As a side note, the inherent assumption that ‘local is better’ is not always correct and prudence is required when attempting to replace imports. Economies of scale and production efficiencies are not necessarily achievable at a city scale13 for some forms of manufacturing such as chemicals, metals, pharmaceutical products and even electronics. These can be significantly more expensive or simply inefficient if decentralised.
Import replacement can serve for far more than simply financial gain. Many cities depend heavily on large supply chains to provide a vast range of materials and resources that cities rely on a daily basis. This is nothing new. Ancient Rome was believed to have had just a few days worth of grain reserves during its peak in the Roman Empire.14 In times of stability and growth, dependence on such supply networks may provide more affordable goods, better quality products or a broader range of choices. However, in times where supply chains are stressed due to natural disasters, conflict, infrastructure issues or political tensions, these supply chains can prove to be weak and stress local citizens and businesses.
There are many contemporary examples of how global supply chains can have local impacts, such as the 1970’s oil crisis, the breakdown of the USSR or even the outbreak of international health epidemics like the coronavirus that have quarantined high-tech production centres in China. The recent Brexit transition is showing how much the United Kingdom depends on European neighbours for a large supply of food, construction materials, medicine and even mundane goods such as fresh flowers. Shutting down businesses that provide foundational goods and resources, due to international competition, can whittle away the resilience capacity of the local economy to deal with international supply chain problems.
Protecting the local economy from external shocks is commonly referred to as raising autarky and fits into a very different concept for the economy than the financially oriented value-added drivers. Local producers may be less efficient compared to importing goods, but they may be necessary to deal with sudden changes in supply networks, to implement new policy (such as climate change adaptation) and also to allow local industries to change or adapt.
Producing tradable goods
Arguments have raged between those who view manufacturing as the economic engine of a country and those who see it as having been superseded by services. The state of a country’s manufacturing base, typically measured in terms of exports or GDP, has been traditionally used as an indicator of a country’s wealth.15 There are several factors which contribute to this. Firstly, manufactured goods are generally highly tradable and exportable. This can play an important role in avoiding crises in a country’s balance of payments.16 Secondly, manufacturing can more readily benefit from technology related productivity gain (producing more with the same amount of input) than service businesses.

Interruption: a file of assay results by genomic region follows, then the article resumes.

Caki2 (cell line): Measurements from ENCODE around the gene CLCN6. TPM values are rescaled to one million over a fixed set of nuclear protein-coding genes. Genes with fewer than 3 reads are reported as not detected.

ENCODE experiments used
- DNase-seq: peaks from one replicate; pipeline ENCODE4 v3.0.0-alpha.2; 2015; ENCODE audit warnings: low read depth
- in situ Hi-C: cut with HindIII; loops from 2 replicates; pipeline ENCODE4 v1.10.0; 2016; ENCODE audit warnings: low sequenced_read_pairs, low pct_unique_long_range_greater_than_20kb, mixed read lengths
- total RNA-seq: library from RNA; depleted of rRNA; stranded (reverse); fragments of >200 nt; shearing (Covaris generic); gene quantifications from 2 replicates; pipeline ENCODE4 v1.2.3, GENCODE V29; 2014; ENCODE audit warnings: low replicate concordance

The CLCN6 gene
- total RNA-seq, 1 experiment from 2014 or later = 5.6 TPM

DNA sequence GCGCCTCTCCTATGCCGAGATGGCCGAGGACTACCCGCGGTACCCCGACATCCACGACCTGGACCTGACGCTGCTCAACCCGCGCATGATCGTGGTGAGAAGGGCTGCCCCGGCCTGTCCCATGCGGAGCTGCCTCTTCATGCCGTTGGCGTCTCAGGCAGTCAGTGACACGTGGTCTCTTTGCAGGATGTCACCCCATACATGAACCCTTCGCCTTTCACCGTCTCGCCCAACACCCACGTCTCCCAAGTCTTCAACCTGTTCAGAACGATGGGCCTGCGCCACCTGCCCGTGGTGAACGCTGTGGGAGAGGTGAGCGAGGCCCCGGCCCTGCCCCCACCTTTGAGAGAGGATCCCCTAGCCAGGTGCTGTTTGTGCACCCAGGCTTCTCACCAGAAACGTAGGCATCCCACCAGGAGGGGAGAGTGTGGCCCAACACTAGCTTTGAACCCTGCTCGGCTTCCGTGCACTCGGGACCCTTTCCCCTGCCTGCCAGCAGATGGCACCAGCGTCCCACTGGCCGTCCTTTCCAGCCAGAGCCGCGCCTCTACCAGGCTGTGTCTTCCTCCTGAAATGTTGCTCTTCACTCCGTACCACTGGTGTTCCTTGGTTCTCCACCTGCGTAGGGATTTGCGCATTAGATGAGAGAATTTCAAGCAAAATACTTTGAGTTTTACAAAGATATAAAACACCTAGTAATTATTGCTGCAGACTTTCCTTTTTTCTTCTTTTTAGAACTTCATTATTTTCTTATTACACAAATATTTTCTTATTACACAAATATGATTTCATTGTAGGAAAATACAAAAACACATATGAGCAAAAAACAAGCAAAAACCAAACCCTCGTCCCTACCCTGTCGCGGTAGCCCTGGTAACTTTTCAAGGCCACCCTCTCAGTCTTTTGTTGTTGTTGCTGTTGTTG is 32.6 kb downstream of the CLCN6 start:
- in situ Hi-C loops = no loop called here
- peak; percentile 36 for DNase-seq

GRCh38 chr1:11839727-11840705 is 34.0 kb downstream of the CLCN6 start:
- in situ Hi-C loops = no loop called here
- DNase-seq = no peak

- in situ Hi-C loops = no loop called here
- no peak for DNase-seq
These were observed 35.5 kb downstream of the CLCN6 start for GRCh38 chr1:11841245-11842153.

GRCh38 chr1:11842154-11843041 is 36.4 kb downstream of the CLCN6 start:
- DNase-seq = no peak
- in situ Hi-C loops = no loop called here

It is important to note here that productivity rises, for example through automation of production, may reduce labour intensity, and thereby reduce employment without a decline in the economic share of the sector. Therefore, citing falling manufacturing employment as an indicator of the importance of the manufacturing sector for the economy is often a statistical illusion. Consider the difference between a lawyer a biscuit maker. The lawyer’s work methods have changed little over the last centuries, still involving letters to be written (or typed) by hand while being one of the highest paid professions. In contrast the biscuit production process is largely automated, requiring fewer employees, and also possibly increasing production volumes while wages have changed modestly.
Measures of GDP are not the ideal yardstick to equate to progress and in the backdrop of international climate change agreements, the merit of exporting large volumes of goods is weakening and this indicator needs to be revisited. The GDP does not equate to holistic economic indicators such as quality of life or happiness indexes.
Preparing cities for the future
Technological developments hold promise for manufacturing, and economic opportunities for cities. Commentators are heralding the arrival of Industry 4.0, the moniker for a collection of technologies from cloud computing to additive (or 3D) printing, which look set to enable smaller scale, more flexible and customisable production to take place. Predictions include an increase in distributed manufacturing where, in contrast to centralised factories, production can take place in smaller sites, including within city centres. Mass-customisation is also foreseen, where individually tailored products are viably produced locally and at scale.17
Such technology comes with both opportunities and threats for cities. Distributed manufacturing could increase productivity, reduce production costs and be smaller or more compatible with dense urban areas. But this technology may be expensive, it may be energy intensive and may not necessarily provide more or better quality local jobs. Cities must find ways to leverage new technology to benefit their citizens and local economy. If such technology is deemed beneficial, planning conditions should look beyond traditional land use regulations and find performance based rules that can permit manufacturing to be distributed across the city.